Why Trust Matters: Increasing Creativity and Innovation at Work | Nilofer Merchant | Skillshare

Why Trust Matters: Increasing Creativity and Innovation at Work

Nilofer Merchant, Innovation expert & author

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5 Lessons (32m)
    • 1. Introduction

      1:19
    • 2. The Importance of Trust

      8:32
    • 3. Building Trust as an Individual

      9:33
    • 4. Trust Within a Team

      9:22
    • 5. Taking Action

      2:55
68 students are watching this class

About This Class

Join bestselling author and celebrated speaker Nilofer Merchant for a class that will change the way you think about innovation at work.

In the modern workplace, there is an emphasis on empowering individuals to take initiative, share ideas, and drive real impact. But, what does that really mean? How do you build a team that takes risks and innovates together, and how should individuals share their best, creative ideas?

Enter: trust. Trust forms the basis of all relationships and successful collaboration. Crucially, it allows individuals and companies to take risks that lead to better innovation, especially as teams become increasingly distributed. The faster technology moves, the more decentralized decision-making becomes — and trusting teammates means a real difference for every aspect of business success.

Inspired by Nilofer's upcoming book, The Power of Onlyness, this class highlights organizations that have been completely transformed through trust, so you can apply their success to your own life. You'll learn how to:

  • Use the Trust Equation to evaluate projects for potential pitfalls
  • Act as a Trust Bridge to become a person other people can count on
  • Build trust within your team with just four magic words: "I believe in you."

Plus, Nilofer includes the key questions useful for everyone looking to increase trust, and the opportunity moments to watch out for in your career.

Whether you’re an individual aiming to drive impact or a manager looking to build an innovative team, trust is the key to better results, allowing you to interact with others on a deeper level, draw the best out of your team for every project, and completely transform your career.

Transcripts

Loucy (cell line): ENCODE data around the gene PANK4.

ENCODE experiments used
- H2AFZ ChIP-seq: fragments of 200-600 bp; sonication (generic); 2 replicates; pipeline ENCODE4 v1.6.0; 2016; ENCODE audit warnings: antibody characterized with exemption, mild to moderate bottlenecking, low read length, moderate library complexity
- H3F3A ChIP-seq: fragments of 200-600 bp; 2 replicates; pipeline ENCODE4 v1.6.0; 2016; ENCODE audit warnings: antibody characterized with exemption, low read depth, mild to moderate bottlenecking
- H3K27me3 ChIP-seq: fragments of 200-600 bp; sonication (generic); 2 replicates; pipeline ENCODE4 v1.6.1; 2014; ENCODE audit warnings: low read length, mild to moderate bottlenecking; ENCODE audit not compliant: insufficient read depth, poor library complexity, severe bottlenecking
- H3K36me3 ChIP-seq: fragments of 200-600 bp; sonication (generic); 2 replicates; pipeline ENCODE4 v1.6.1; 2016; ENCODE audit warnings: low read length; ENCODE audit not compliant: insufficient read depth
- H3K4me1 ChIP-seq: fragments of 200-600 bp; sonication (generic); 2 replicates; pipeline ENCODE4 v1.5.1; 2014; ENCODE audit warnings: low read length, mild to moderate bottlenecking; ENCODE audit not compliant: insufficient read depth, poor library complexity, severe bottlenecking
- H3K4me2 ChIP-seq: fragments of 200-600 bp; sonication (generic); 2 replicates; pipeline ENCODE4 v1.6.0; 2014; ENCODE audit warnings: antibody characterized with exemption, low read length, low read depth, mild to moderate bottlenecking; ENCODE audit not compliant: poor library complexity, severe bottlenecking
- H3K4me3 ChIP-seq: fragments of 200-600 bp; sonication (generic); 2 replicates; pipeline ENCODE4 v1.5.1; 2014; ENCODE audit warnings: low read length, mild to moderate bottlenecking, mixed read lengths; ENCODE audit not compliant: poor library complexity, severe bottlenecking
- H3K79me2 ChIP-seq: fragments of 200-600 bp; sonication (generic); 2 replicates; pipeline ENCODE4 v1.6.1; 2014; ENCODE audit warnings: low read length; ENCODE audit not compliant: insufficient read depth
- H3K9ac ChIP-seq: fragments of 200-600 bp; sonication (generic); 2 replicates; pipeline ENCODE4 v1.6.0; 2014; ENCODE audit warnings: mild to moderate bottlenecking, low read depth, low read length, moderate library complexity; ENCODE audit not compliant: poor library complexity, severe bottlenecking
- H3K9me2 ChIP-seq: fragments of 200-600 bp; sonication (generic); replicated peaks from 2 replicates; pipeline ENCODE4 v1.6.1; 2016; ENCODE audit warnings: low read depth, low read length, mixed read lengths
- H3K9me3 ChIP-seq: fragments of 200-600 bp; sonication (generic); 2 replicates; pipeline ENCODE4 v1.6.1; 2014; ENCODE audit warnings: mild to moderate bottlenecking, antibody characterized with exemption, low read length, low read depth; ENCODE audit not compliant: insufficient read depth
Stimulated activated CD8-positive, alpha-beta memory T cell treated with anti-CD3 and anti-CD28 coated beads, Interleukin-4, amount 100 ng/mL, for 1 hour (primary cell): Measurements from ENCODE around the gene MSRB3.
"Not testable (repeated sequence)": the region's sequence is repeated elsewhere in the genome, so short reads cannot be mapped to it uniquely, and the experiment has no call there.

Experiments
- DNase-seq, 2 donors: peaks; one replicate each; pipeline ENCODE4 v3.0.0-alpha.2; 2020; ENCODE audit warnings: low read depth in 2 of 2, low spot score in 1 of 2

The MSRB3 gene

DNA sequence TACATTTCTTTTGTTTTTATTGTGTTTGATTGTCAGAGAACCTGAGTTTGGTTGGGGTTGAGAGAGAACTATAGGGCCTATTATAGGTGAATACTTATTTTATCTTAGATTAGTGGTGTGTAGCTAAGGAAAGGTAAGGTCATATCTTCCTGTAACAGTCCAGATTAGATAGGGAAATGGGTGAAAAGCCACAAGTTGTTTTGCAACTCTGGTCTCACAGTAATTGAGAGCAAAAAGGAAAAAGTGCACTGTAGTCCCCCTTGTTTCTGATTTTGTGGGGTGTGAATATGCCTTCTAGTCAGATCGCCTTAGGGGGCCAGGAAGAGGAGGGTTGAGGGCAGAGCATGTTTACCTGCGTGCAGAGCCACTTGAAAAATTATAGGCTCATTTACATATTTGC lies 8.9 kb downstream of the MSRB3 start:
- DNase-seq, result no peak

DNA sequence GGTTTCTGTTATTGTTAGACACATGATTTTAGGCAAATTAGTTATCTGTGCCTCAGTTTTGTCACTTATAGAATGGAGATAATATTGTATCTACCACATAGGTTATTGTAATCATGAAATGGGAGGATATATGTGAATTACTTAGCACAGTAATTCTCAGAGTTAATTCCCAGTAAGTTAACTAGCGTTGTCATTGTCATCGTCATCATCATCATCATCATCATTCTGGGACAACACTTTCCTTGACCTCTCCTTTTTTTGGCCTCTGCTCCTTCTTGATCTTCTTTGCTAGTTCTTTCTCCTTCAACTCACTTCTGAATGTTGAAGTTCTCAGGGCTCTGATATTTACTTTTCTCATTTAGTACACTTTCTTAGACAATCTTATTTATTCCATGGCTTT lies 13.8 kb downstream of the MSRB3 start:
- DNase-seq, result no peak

1. Introduction: I'm Nilofer Merchant and I'm the author of the upcoming book Onlyness and also the best-selling author of two other books on collaborative work. Collaborative work is the way in which work gets done today. It's not about someone breaking up work into tiny little bits and for each of us to do our bit, but figuring out how do we actually join together and solve much bigger problems together. The thing that is so important for us to understand is how much the world has changed. Relationships are to this modern work what efficiency was to the last work. So in the social era, what matters are relationships, and what are relationships built on? Trust. So, we need to understand how do we learn to trust ourselves, how do we learn to count on one another, and then why is that so key to creativity and performance for organizations. So, we're going to talk about trust in three pieces. One, just a broad overview of what's going on in the world and why does it matter. Next, how do you think about your role in trust, so how do you become that person that other people can count on and rely on? Then, what does it look like for trust as a leader and why do you need to be able to say the magic words to your team, "I believe in you"? So, I'm super excited about this session and so glad that we can go on this journey together. 2. The Importance of Trust: So, sometimes when I'm trying to explain what trust is to teams, I just think about a really simple example. When my son was young, like when he was three, and four, and five, and they used to play soccer. Although, if you remember, for your own experience you've ever watched kids play soccer, they're not so much playing soccer the way we might as adults. They're mostly doing this thing where they swarm the ball. Then, a couple of weeks later, I happened to be working with some startup entrepreneurs, and I noticed that they were doing effectively the same thing. They were swarming the core idea instead of playing position on the field, and it's what we do when we don't trust each other, because we say,"As long as I'm close to the thing we're all working on, it must be the right thing to do." But when we trust each other, we actually know that we can spread out and we can play the position on the field that we need to because someone's going to know what to expect from us, and we know what we need to do once the ball comes to us. That's how we actually score more wins down the goalpost. When we do distributed work versus centralized work or decentralized work, when we're doing distributed work which is that none of us even need to belong to the same organization to get stuff done, but we can join around a shared action. Then, we need to actually know who is going to do what, can they do what, can I count on them, can I lean on them, and can I share even when I'm feeling what it is that's actually going on so we can figure out how to fix it together. That's why trust is so important today. When I wrote my second book, I was starting to write about how work was fundamentally changing and how the rules of value creation are changing. In that, one of the things I was just trying to draw out is how much we've created management systems that are entirely focused on creating efficiency. So, we want to create the same chip at number one as we do 1,000, as one million. So, what we focus on is how efficiently can we do that that we do the same thing over and over again with the same quality level? Now, what we're actually trying to do is figure out how to allow variety in the system so that we can do the right thing for the right customer at the right time. But that means that we actually are trying to solve for very different things. We're not solving for the sameness, we're solving for onlyness. Each of us stands in a spot in the world only you stand in. It's a function of your history and experience but also your visions and hopes. From that place where only you stand is how each of us create value. The thing that has really changed in modern times is this; a lot of our onlyness used to get cut out. So, we used to show up at work if we were, let's say a person of color, or a woman, or maybe just a young person at a table full of people who are a lot older than us, and we were told, "You know your opinion doesn't count because maybe you're not experienced enough." So, that only got reduced and eliminated. Now, we're actually able to actually do something really different which is instead of trying to figure out how to fit in, we can go, "Oh, I have a distinct point of view and I have an idea for the world and I have a solution I want to create and I have this creativity, this little bit I want to add to the world." Now, I can figure out who cares about the same thing, how do I connect with them? How do we scale that idea? So, scale happens in a really different way in this modern time, and the connective tissue between the onlyness is trust. So, some great research was done at Rice University in 2014, and I'm just going to read from it right now. It says, "If my supervisor tries empowering leadership, but I don't feel that it's genuine, I'm not going to take the risk to be creative." Then, the research went on to say, "Creativity, of course, is the precondition to innovation, creativity is the precondition to outcomes." So, they were saying, "If your boss basically acts the right way just sort of fakes it," and says, "Oh, I believe in you," but doesn't actually act with affirming data behind that, then you'll actually back up, slow down and stop doing really creative work. If someone says, "I know you have the ball," you're more likely, by the way, to play with that ball and actually take it down the field. But if someone hedges, or holds back, or says check back in, it does two things. One, it tells you that you need to slow down and not actually keep going forward with your natural set of ideas. The second is it says, "Don't take any risks, don't come up with that next thing until you first check in," and yet risk is how we actually get to creativity. Risk is how we figure out whether or not we're willing to try something new. So, until we have trust in the system, we actually don't take the risk necessary to actually learn and grow ourselves, but also create the performance that innovation requires. So, one of the greatest things that I had a chance to witness was the creation of the TED Fellows program. They had this idea that maybe some more fresh voices should be added, bright up in comers. I happen to be in this room when they were first gathered together and presenting. Here's what I noticed. The team of Fellows so, they were 19 of them, stood in a room and presented their best idea. So, here's the way in which I'm going to save the ocean. Here's the way in which I'm going to do space archaeology, whatever it was, and the other people instead of saying, "You know, I'm so excited for you." They actually "woop wooped" the entire time that person was presenting their idea. They were so excited for that other person. Later on, I remember thinking what's that "woop-woop" about? What is it that's going on? What I saw as I got to know the team is that this was a group of people who had learned how to lean on each other. They had learned how to open up their kimono and say, "I actually have no idea how I'm going to do any of this stuff I'm trying to do," and in fact, in the field they typically came from. It was considered a crazy idea, a wild idea, and yet, with these colleagues, they were figuring out how to be open and vulnerable, real and genuine, and to be able to say, "Here's where I could use help," or even just to be able to listen as somebody said, "Hey, here's what you're missing." What they were learning to do was to lean so softly on each other that they became stronger for it. The thing that the fellow showed us right is that, each of us can have our own spark of an idea, but if we're all isolated, we're actually going to be lonely. If you don't have that group of people to count on, we're going to feel like maybe our ideas aren't worth pursuing because if we have to choose between belonging to a tribe and our idea, we will choose belonging every time, just psychologically that's what we have to do. But if we can belong to a group of people who can support us, who can help us be better, then we can do both, we can belong to our idea and one another, and that's what the fellows were doing to one another. The sad and disappointing thing about our society right now is that trust is at an all time low. If you look around at the news that people are consuming today, that's not surprising. What it means though is that we're learning how not to count on new sources or government organizations to take care of things, we're learning how to count on one another in a much more personal way. So, your effectiveness at work, or at home, in your life is to figure out how to be that center of trust because that's what's going to give you a great asset on which to stand. So, sometimes when we're talking about relationships or trust, people will go, "Haven't we been talking about this for a really long time. Isn't this old news, why are we talking about it now? " The reality is relationships are deeply complex even though we know about them, actually doing them is hard. So, let's just think about that for a second. You can be in a room full of people and be deeply alone. We've all been there. You can also be in a room of people and not really bring all of yourself because you feel like, for some reason, they're not going to accept you. So, what we're trying to do is figure out what are the relationships in which you get to be fully you, fully alive, fully creative, and belong to people with whom you're going to actually make that idea stronger and make it into reality. So, trust is going to show up in three ways. One, do I trust myself? Do I know what I can do? Do I know how to count on myself? Do I know how to actually be open to my own nascent novice ideas? The second is, do I know how to find the other people who care about the same thing so that I can actually lean into them and them lean into me? Third, how do I start to do big things with other people without having to sacrifice my own ideas? That means knowing how to actually give and participate in a way that still respects individuality. So, those are the three things we're going to cover today. 3. Building Trust as an Individual: So, there is a way that some of us behave wherever we show up, and we do our bit and then we kind of take off, and we think that's enough. Sometimes if we're a high performance star, as it's often called, we can get away with that behavior because it's really the thesis says, "If you're smart enough and you do your bit, that's all you need to be doing." Yet, I call that person a lone wolf, and that person is actually more focused on being right and maybe even being rich, but they're not necessarily focused on whether or not the team's outcomes are being played out. So, the key is, are my interests in alignment with the shared interest? If they are, then that's a good match. Then, if it's out of scale, meaning the group's interests far outweigh my interests, I probably won't keep that up for very long. If I choose my interests over the group interests, that I'm acting like a lone wolf. I'm wandering off the reservation and basically succeeding in spite of the team's success. So, you remember I talked about the TED Fellows program. Well, not all the fellows were booped to free each other. In fact, some people actually didn't appreciate being a member of the group even though they knew what the terms were, they knew they were expected to give up themselves, they ended up literally walking off the reservation, and one person in particular went and did a talk show interview and went to a Lakers game and did a series of things. So, when Tom Rielly, who was the TED Fellows curator, I got him on the phone he said, "I'll come back when I want to come back." So, this is belonging in a way that is more like a gym membership where we show up on our own terms, we show up only when we want to, we show up entirely based on our personal needs. So, if I don't show up and I still pay the gym membership, doesn't really matter. But teams and a group of people that we're talking about in this high-trust relationship requires that you actually give up yourself. It requires that you be present to one another, to help one another maybe, or to challenge one another maybe, but it requires you to actually show up to yourself and be vulnerable enough to actually have someone help you, to actually be changed. So, this kind of construct of onlyness requires not just that you be willing to contribute your bit to the world, but that you're willing to have other people contribute their bit to you. So, there's a lone wolf who wanders off and does their own thing, and then there's the person who actually acts like the super glue of the team. So, one of the fellows is a guy named Taji. Taji was the guy that behind the scenes would sit with people if they were uncomfortable, maybe hear them out so they could hear themselves, kind of get to clarity. He was the one that said, "Maybe you need to take care of yourself and not go to the script session." He was just paying attention to what the people needed, he was paying attention to what the group was actually trying to do, and he was trying to figure out how to support it. I call him the trust bridge because what he was doing was helping the individuals find a way to one another, and this is what happens in any context. Whenever all of us are doing our disparate things and if we don't know all the other players but we know enough people are taking care of our interests, we'll show up really fully alive. So, trust bridges are those people who act as that glue on the team that tend the team, that tend that the outcomes are being met, and they're the people who often are the multiplier effect. Meaning that they one in one on its own matter to two, but because he or she is acting as the trust bridge is able to get to a multiplier effect of two race the power of two. Something bigger actually happens because that person is in the room. Ushahidi is an organization based out of Africa that was initially started with people texting what was going on near them, so they could all signal clearly what was going on in the region and people could get to safety. It was during a election uprising. Since then, the organization has been used all around the world for earthquake crisis and nuclear issues and so on, just a lot of different situations. One of the things that the organization had to build into everything they did was figure out how to get people closest to the work to take the action. So, somebody in Japan didn't have to check in with someone in Africa to say, "Hey, can I do this?" They could just do it. At one point, they got challenged, though, because someone on the Ushahidi team, on the core development team, said, "I want to change entirely how the products built." The CEO at the time remembers staring at the phone going, "Maybe." and didn't quite know how to take it, didn't know what to do. Because he had always had this idea that we should let people have as much control, we should trust our people to take direction and go do what they think is right for the company. But the core product line, I don't know. So, what happened in that process was they actually let the engineer, they basically said, "Sure, Brian, if you want to go ahead and build this new product line, go ahead and try it. If it doesn't work, we'll fix it." In that simple act, what they told their best engineer was, "We want your best ideas." and Brian went off and actually built it. In fact, when they got it rolled out, they actually rolled it out at the same time as the existing product line they said, "Customers can decide what works." Brian will even share that the idea he had didn't take off. But what he learned about himself was that he understood how to actually design a product from the ground up in a brand new way, he learned something new about himself, but he also learned he was working with people who so strongly wanted the very best of him. So that made him more committed to his work, more committed to the team, more committed to the outcomes of the organization. That's what great trust can do. All of us want to be seen, all of us want to thrive, all of us want to show up with our creativity, and if there's no one in the room who actually is watching and tending what the group's interests are and how we fit into that group, then what's going to happen is we're going to hold back just a little more. So, trust bridges are the opposite of the asshole as Bob Sutton called them. They're the ones who actually figure out how to let us all feel safe enough so that we can show up. The thing I want to step into right now is, what does this look like if you're someone working inside a corporation? So, if you're there and you work for a large conglomerate organization, what you want to do is think about how do I allow myself to bring more of me to work? How do I bring that idea I'm thinking about, maybe that concern I have or that thing that might make something better? If I trust myself enough to raise my hand, even if it doesn't affect the actual outcome, what I'm doing is showing up so people can figure out what it is I care about, maybe help add me to a team because they know that's what my passion is, maybe help connect me to other people in that organization who care about the same things. It's going to help you be more effective and it's going to help the team know how to best use your passion. If you're doing independent work, the key is this. Most of us try to figure out how to package ourselves up so, let's say if we do graphic design, we look good compared to other people's graphic design work. I want to suggest that you stop figuring out how to look like everyone else and actually figure out how to be so distinctly yourself. I remember I was talking to an entrepreneur recently who is doing independent work and she said, "Well, I don't really want to tell people I'm a yogi in addition to doing this other work." I said, "Well, why not? Why wouldn't you signal that that was part of who you were?" She goes, "I don't know, it might offend people." There was this real hesitation, and all I want to say is, "Listen, it's going to help you find a better match between the people you want to work with and what it is you want to offer. If that's a passion of yours, then show up with it. Who knows, you might find a client whose emphasis is that and that might end up leading to more business." But hiding ourselves is not the answer. It doesn't let us show up, it doesn't let our ideas come to bear, and it doesn't help the ultimate work that we produce. Sometimes I get asked by corporate clients, people I've worked with who work inside a large organization, "Well, what do I do if my boss really doesn't want to hear my opinion, if that boss really doesn't trust me?" What I always ask first is, "Have you tried? Have you raised your hand in that meeting? Have you documented the questions that you have? Have you chased down the research?" A lot of us are waiting for someone else to tell us that it's okay to do those things, and first what we need to do is just start doing those things. Then, I always feel like, "Well, that may not still work out, but at least I've done my bit." Back when I was working inside corporations, one of the things I used to notice is organizations used to say, "We're never going to get that done." I said, "Has someone put together a proposal for how that could get done?" People would be like, "No. Because it's never going to get that done." I'm really like, "Why don't we give people a chance to say no because that also means we give them a chance to say yes?" I put together the business case and go and lobby for it, and 5 times out of 10, it actually became real and people were shocked, and I'm like, "Yeah, because you never gave them a chance to say yes. You were just expecting them to say no." So, figuring out how to raise your hand, say the thing that you're thinking, advocate for what it is you believe that's right, that's part of just you developing a muscle to say, "I trust myself enough to try that no matter what ends up happening, I can recover from it, I can learn from it, and take it from here." 4. Trust Within a Team: So, one of the things we ought just do for a second is to slow down and say, "Okay, what is it that we mean by trust?" Trust can be so ephemeral, but it's also really specific, and so there's actually an equation that Charles Greene did that I really liked because it kind of breaks it down. Can this person do what we've asked him to do? Will they do what we've asked them to do? Why are they doing it? So, are their motivations clear to me and therefore, their ability to do it is tied to their capacity. Then, there is a denominator which makes that whole equation change. Are your interests kind of supersede our interests? So, this whole process of will you, can you, why are you doing it. Then, we basically cut all that down to size. If we see the leader taking care of his or her own interests versus the larger interests that we all share. So, let's talk about why people will actually do something that is outside of their interests, and for that, let's turn to an organization called Patients Like Me. Steven Haywood got sick with ALS, which is essentially a degenerative disease with 100 percent fatality. His brother Jamie, in trying to save Steven's life started figuring out all sorts of things from gene therapy, investment in future drugs, as well as figuring out how to gather a community of people together, so they could do research more effectively. It turned out all the other stuff didn't work, but the community turned out to be really key, and it turned into this organization called Patients Like Me. One of the things that they ask the patients to do is to share all their personal information for free, and the organization then sells that to pharmaceutical companies. So, just think about that for a minute. You're going to give away all your own information, checking in about your weight, what drugs you are using, how well you're sleeping, your sexual activity, all sorts of things about yourself that you may not want to share, and you're gonna do it to an organization that's going to make money off you. The reason that it works is because as Ed Slava told me, "I'm willing to give away something of me if it will help the next person, the next guy." In the case of most the diseases that are on Patients Like Me, they really don't have a chance to be solved. Some of them are orphan diseases that are essentially incurable, and what these people have banded together and done is figure out how to have a pool of data that wasn't present before. In doing so, they're actually changing the ratio of how fast research can happen because now, they actually have enough people who have the same disease in one spot. They've lowered the cost of drug research. So, what's going on in the Patients Like Me example? If you're a patient and you're trying to think about should I give to this organization, should I give them my data, they're going through that mental math of, "Will they do what they say they're going to do? Can they do what they say they're going to do? What is their motivation, and where are interests aligned?" That trust equation is being put at play. Patients Like Me is saying, Here's how we're going to use the information, they're adding transparency. They're showing with visibility what they've already done, so they'll show research that's been done as a result of the data they've gathered." Then, they're actually showing why it still matters, and why they're motivated because since Stephen was the original genesis source of someone's life they were trying to save, they're basically trying to instill that same mission into everything else they're doing. That mental math is what allows all those people to keep contributing what they want to do, keep contributing their data because they understand what the tradeoff is. That's what leaders have to do too, is by adding that transparency into here's why I'm doing what I'm doing. It helps other people get committed behind them and the same thing for each of us as individuals. If I don't actually share with you why I care and why I'm committed to something, you're less likely to trust me because you won't know what it is that I'm motivated by. So, there's also ways in which all this stuff doesn't work, and so I thought sometimes it's helpful to have an opposite example, a "what not to do" to see what trust looks like in the wrong form. So, in Boston Massachusetts, a couple of years ago, there was a bombing situation that happened, and it was this terrible thing that happened as people were running across the marathon finish line. What should have been a great day of accomplishment turned into a day of terror. People were killed right at that moment. Some people on Reddit started thinking how could they contribute to solving that problem. So, somebody posted actually asking, "Hey, if any of you have pictures of the scene, maybe we can trace down who the people were that did this awful thing." They didn't specify that we needed to make sure that it was actually that person. They didn't specify that they would work with the police. They simply asked people to start uploading pictures. Slowly but surely, a lot of people got involved, thousands of people in fact got involved and started sharing pictures and doing commentary. One of the things that happened as a result of that is, it became an exercise in trying to tag brown people because the assumption was that, the terrorists had to be a brown person. So, it became a "Where is Waldo" for a very racial sort of profiling. While people had great intent of trying to help, they actually lacked the capacity to do it well. So, in the trust equation, they had good motivation, but their ability to do this in such a way that actually let trust be built in the system was missing. They didn't have experts involved. So, what started off as good intention, actually got really messed up. So, all these people are motivated entirely by the right things, wanting to help protect our community, ended up doing absolutely the wrong thing. But, that's because their ability to actually do something the way it should and could be done, their ability to actually make sure it's vetted so that the right person was identified wasn't built into the system. So, the one thing that leaders can do in thinking about how do I make sure a team can actually do great things is to make sure you're clear what the constraint is. So, if the constraint is we have to identify people but it has to be the right people, then that would have set up a very different process mechanic behind what Reddit did. One of the things that happens when I work with teams is people will say, "I really want to let everyone do their own thing, but what happens if it all goes wrong?" So, I wrote a several thousand word piece for a Harvard Business review that I'm going to draw on for this next vignette. TED, when it started off was just a conference, and at some point they decided to start posting videos online, so ideas could be shared more broadly. Then, at one point, they started saying, "Hey, a couple of us in the community itself would like to start hosting our own local events." Since then, over 7000 TEDx events have actually been held around the world, and they've offered really innovative ways for ideas to come out. But along the way, some things have happened that weren't so great. When TEDx Valencia did a TEDx, they said it was going to be about science, but it turned out to be anything but. In fact, one of the events and one of the actual talks was on the healing power of crystals. I'm nothing against crystals, but that's not the most scientific thing. So, the online world started seeing the news of this TEDx come out and said, "Oh my gosh, TED has lost control of its brand." Now, if you were the leader at TED seeing this happen online, what would you have thought? More importantly, what would you have done? Well, what happened was that, a bunch of people started having commentary about, "Oh my gosh, they've lost control," and instead of taking that one person who maybe led TEDx Valencia behind the woodshed and kind of going, "What they actually said is what does this mean? What could it mean for us as an organization? What can we learn from it, and how do we continue letting people have trust and charter in what they do and not suddenly take back all the control at the last minute? How they did that is super instructive?" First, they actually started having a conversation in the broader larger community online to say, "What is it we need to learn?" One person said, "Maybe people don't know the difference between science and non-science." Another person on another website said, "Here's a really good guideline resource," and another person said, "Maybe we could adapt that for the TEDx community," and so on, and so on. Until ultimately, the TEDx community as a whole, the organizers came together and said, "This is what we want to do differently. This is how we'll learn, and more importantly, this is how we'll help each other do it better. " The leader at TED could've come in and just been directive. He could have said, "We let it go too far. It's on me to come fix it," and instead he actually let the thing run its course, which is, "If I trust you to do all this great work without direction, why don't I also trust you to figure out how to fix it when it goes wrong?" Now, I think leaders kind of hesitate because there's this panic moment going on of, "Oh my gosh, everything just went wrong that I fear will go wrong." But, if you give people time and guidance, they can actually find their way back to why they originally started doing it, and then you can improve their capacity to do it better. By doing so, what you've actually said is, "I trust in you to do it great." 5. Taking Action: So, let's just bring this home and think about how you might apply it tomorrow, today, in the next meeting you're in. What if the next time you had a little inkling of something that you thought, "Oh, this group really needs to know this" or "They're missing this key point.", how might you be the person that raises your hand and says, "Have you considered this?" or "I have one more thing to add" or "I think something's been overlooked." Give yourself that permission to raise your voice, to hear your own ideas come through. Do it in a really constructive way by asking a question and not positing the answer and find a way to contribute it. But also, don't just be that person, don't just be the person who comes in and says, "I have something to add." Figure out a way to build on the ideas that you're hearing other people contribute. Might be amplify an idea that you thought was important but just kind of got passed by. Saying, "You know, that idea that Susie had and Becca had actually seen more of the same." Let's figure out how to play on that and pull those ideas forward. By doing that, you're going to act like a trust builder and that will help the whole team outperform. One of the greatest things that we can do as leaders is to help other people to learn. Yet, most of us got really successful in our careers by being experts. I know for myself, I'm an expert and go- to-market strategy, and market growth stuff, and so sometimes people will come to me and say, "Hey, what do you think about X, Y, and Z?", and they kind of want just an answer. What I usually ask them is, "What do you think?" Nine times out of 10, they actually have an idea that is so close to what they actually need to know. It's far more important for me to figure out how to use their language and maybe help extend it or build it than for me to pass on something new. We, as leaders, need to do that more with our people. What do you think? Where are you already going with it? What are questions have you already asked and answered? These are all ways in which we can create this magic moment on the team. The moment where you're instilling to your team that you believe in them. Because the more they feel that you believe in them, the more risk they're going to take, the more creativity they're going to show up with, the more passion they're going to bring to their work, and the more your team is going to perform. For 25 years or so, I figured out how to take ideas and move them into realities. When I was working as an operator inside a company, that's what I did. Then, when I'd been writing books, that's what I like to do. One of the interesting things for me now is, what you will do with all this? How will you take your ideas even if someone else has called them wild or weird and turn them into new realities? I hope you will do that by learning to listen to yourself, and that narrative of what matters to you. Then, finding the other people with whom you can grow that idea to be bigger, and ultimately moving that into action. Because that's why I came to do this with you, and I hope that it's useful in that.